Tuesday, 13 June 2006
Distance 17 km
Duration 4 hours 10 minutes
Ascent 430 m, descent 297 m
Map 37 of the
Got up at 6:30 and left at 7. It has not taken us long to get into a strict pattern of early starts. The alternative is too painful. Our muesli was improved by the rest of the big black luscious stolen cherries from yesterday.
Returning to the village square, we set off on the D124, climbing through vines to Saint-Mard-de-Vaux, the last of the three towns on the wine circuit of the valley.
We passed perching stone houses, a church and an auberge (now defunct) without seeing a soul and continued up steeply into a forest, feeling somewhat weak in the leg. Walking along the old railway line had made us soft.
At the top, the forest thinned and we took a sharply falling track to la Ferme de la Fôret. At the farmyard, there were new-born yellow ducklings being herded by their mother. A woman came out at the barking of the dog, and assured us that the line on our pathetic scrap of a map was a path that would take us in the right direction.
This was good news, as otherwise we would have had to take an enormous detour. The rutted wheel track took us down, over the D978 on an iron bridge, and into the outskirts of Charrency, where we turned left and cruised down an avenue of plane trees, brutally lopped, into the town of Saint-Léger-sur-Dheune.
These avenues are typical of provincial France and have a charm that is hard to explain. The trees look like imbeciles, with childish heads on mature bodies. They cast almost no shade this early in the season. The appeal must be in the triumph of man over unruly nature.
The best part of the town was the bridge over the ample river, hung with baskets of flowers. The local café was only just gearing up, although it was after 11, and we had to sit in a brown, stuffy interior with blaring TV to have coffee.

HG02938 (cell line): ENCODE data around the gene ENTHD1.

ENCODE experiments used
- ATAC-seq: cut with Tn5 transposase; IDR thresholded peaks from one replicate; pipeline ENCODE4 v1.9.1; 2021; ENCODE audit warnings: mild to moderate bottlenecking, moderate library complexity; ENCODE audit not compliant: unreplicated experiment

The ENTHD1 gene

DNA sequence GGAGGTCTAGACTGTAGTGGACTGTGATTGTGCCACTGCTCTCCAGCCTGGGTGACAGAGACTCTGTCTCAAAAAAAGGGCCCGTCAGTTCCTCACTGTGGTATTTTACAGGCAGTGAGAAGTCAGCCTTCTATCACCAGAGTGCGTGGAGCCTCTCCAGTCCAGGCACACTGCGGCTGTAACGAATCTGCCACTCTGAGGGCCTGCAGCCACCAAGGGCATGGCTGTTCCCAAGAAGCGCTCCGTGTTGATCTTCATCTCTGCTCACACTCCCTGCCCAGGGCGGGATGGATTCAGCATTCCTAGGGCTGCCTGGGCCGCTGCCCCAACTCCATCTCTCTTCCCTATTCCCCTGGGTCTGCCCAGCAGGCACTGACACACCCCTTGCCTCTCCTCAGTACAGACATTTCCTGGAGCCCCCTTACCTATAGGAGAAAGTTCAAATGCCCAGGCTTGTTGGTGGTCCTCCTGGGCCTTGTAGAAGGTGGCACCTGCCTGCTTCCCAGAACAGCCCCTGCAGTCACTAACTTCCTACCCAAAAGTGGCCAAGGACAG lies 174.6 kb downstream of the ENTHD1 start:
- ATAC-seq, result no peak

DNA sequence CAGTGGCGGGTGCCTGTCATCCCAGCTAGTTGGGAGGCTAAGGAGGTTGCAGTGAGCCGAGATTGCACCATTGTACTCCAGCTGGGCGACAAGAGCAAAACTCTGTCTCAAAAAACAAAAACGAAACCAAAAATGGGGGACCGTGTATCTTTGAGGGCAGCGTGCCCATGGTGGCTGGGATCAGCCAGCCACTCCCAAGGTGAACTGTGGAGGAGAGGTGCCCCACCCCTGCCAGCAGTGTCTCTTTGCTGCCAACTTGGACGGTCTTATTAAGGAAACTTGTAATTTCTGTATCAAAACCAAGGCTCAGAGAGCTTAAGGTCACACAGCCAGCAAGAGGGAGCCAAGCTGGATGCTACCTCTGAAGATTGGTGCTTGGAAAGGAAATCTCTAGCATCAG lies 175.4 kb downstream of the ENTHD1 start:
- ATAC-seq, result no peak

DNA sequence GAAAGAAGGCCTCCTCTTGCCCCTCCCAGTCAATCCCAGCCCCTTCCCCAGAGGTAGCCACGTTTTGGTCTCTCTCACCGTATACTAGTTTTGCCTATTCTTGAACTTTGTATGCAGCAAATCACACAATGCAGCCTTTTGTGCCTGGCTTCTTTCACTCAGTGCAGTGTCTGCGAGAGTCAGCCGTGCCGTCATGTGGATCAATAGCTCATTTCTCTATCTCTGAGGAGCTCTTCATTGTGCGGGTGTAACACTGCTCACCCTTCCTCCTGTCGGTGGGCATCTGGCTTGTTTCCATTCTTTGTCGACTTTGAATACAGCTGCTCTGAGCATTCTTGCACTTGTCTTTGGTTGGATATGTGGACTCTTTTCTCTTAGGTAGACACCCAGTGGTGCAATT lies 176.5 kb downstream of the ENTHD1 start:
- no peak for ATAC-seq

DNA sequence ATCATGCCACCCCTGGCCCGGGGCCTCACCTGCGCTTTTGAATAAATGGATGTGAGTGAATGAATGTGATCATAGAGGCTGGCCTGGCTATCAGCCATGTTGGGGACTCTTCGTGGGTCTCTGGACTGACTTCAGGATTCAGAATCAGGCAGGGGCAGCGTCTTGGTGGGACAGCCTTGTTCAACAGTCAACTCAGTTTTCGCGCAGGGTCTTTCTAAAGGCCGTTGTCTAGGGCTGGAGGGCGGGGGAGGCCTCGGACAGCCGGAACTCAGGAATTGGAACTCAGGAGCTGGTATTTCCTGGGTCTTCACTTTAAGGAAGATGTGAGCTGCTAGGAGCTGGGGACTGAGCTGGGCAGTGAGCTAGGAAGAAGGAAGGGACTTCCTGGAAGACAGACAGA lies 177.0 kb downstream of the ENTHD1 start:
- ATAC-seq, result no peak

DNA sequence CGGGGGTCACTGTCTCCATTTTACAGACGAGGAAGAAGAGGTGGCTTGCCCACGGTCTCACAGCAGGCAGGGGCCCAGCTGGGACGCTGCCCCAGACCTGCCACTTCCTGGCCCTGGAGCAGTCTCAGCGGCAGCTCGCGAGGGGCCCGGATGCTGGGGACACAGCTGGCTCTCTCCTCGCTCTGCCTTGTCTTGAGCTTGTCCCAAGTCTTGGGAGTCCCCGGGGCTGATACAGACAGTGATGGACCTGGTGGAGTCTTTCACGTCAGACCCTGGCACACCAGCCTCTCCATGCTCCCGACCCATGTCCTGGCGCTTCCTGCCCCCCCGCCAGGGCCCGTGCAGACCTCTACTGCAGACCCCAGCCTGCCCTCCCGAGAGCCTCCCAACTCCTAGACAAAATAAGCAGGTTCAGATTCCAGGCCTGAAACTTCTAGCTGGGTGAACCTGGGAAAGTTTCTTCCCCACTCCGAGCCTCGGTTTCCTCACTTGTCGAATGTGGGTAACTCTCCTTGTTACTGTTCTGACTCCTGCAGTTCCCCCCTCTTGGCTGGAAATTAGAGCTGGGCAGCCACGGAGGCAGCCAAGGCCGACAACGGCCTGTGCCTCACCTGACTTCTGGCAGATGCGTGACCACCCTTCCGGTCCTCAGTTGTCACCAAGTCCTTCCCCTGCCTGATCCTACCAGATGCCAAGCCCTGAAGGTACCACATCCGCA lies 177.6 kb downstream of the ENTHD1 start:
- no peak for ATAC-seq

But the patrone drew back the curtains to let the sun in and we had lovely buttery croissants.
Leaving town, we came across a large supermarket – more prevalent every year on the outskirts of country towns in France – and laid in some lunch supplies – tinned mackerel in lemon, camembert and tomatoes.
It was getting hot by now, but with the aid of our photocopied
This led us over a rise to a sudden view from above of the Château of Couches, a graceful grey pile looking out to a broad valley. I clambered under a fence and took a photo, with an inquisitive horse following me, then we hopped over a ditch and onto the bitumen of the town.
When we got closer we saw that the château was hemmed in by roads, although it still had a dreaming air. It was closed to visitors at the time (not that we would have gone in – we are travellers, not sight-seers).
Much is made of the connection between this castle and Marguerite de Bourgogne. While she seems to have spent some of her childhood there, it is an altogether darker connection that catches our interest.
She was the daughter of a powerful Burgundian lord and the grand-daughter (through her mother) of Louis IX, the king-saint. At 15, in the year 1305, she was married to the heir to the French throne, the future Louis X. Nine years later she was denounced, with one of her sisters-in-law, for adultery with a pair of dashing brothers at the court.
Seemingly their charms of these brothers were greater than those of their royal husbands, but they paid for this with every possible grisly torture before being executed. The girls were imprisoned while their husbands decided what to do with them.